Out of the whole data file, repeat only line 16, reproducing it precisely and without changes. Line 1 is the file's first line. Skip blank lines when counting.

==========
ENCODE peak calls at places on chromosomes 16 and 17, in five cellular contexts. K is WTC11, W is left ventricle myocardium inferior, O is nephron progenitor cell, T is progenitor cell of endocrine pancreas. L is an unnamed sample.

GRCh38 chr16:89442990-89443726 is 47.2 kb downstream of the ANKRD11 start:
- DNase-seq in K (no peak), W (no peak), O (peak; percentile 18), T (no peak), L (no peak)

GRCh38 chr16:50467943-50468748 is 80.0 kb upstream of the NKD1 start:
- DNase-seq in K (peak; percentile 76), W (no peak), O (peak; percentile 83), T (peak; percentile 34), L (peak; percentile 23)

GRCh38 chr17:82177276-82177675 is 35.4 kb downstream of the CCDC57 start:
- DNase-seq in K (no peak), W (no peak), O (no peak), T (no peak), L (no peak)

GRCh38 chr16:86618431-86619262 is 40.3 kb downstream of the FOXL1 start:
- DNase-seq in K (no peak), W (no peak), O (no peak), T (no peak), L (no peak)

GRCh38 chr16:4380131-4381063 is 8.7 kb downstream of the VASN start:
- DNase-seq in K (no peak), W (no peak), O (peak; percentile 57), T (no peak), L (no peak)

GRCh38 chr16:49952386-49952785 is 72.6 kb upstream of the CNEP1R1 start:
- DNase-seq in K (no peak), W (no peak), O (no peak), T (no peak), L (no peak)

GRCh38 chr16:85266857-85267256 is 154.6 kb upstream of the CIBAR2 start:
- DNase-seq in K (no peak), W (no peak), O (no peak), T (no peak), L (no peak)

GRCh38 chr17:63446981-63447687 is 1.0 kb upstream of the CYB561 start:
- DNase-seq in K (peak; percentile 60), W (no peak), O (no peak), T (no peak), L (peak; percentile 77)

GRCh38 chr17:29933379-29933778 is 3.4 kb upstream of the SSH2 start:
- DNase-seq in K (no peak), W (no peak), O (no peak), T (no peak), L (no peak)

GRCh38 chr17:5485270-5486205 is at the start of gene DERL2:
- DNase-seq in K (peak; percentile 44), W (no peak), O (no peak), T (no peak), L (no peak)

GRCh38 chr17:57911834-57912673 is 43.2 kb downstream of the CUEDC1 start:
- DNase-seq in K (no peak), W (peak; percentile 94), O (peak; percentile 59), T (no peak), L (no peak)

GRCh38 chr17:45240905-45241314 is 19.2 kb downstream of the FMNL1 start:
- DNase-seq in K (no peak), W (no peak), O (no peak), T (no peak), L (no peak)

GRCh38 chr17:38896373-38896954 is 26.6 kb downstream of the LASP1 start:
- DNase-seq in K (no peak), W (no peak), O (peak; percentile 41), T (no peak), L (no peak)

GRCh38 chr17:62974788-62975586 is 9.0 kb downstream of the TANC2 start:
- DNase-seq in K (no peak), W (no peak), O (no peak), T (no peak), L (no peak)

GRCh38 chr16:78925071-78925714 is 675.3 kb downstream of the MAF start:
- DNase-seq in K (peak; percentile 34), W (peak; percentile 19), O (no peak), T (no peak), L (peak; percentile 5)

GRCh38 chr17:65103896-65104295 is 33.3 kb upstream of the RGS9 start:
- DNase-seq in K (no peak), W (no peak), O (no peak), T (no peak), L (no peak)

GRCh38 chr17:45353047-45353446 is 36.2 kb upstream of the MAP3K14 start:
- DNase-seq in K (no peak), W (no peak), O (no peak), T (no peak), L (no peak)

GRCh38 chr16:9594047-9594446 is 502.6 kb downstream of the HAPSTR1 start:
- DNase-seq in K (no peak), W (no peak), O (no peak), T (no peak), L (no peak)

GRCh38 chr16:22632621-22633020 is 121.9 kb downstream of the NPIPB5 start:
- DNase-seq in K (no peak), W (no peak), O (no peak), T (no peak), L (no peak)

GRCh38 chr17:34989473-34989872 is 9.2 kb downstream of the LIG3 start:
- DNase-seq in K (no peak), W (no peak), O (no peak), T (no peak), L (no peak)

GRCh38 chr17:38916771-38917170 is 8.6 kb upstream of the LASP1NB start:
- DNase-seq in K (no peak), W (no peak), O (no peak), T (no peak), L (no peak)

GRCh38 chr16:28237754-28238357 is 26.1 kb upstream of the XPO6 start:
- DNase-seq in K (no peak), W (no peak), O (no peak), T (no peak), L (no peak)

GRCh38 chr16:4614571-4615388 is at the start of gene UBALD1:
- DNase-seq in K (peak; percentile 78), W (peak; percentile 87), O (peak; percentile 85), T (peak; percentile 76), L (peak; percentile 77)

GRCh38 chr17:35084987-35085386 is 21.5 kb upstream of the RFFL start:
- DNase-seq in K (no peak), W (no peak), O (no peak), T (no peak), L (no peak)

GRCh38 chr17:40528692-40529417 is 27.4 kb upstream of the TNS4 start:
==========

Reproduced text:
GRCh38 chr17:63446981-63447687 is 1.0 kb upstream of the CYB561 start: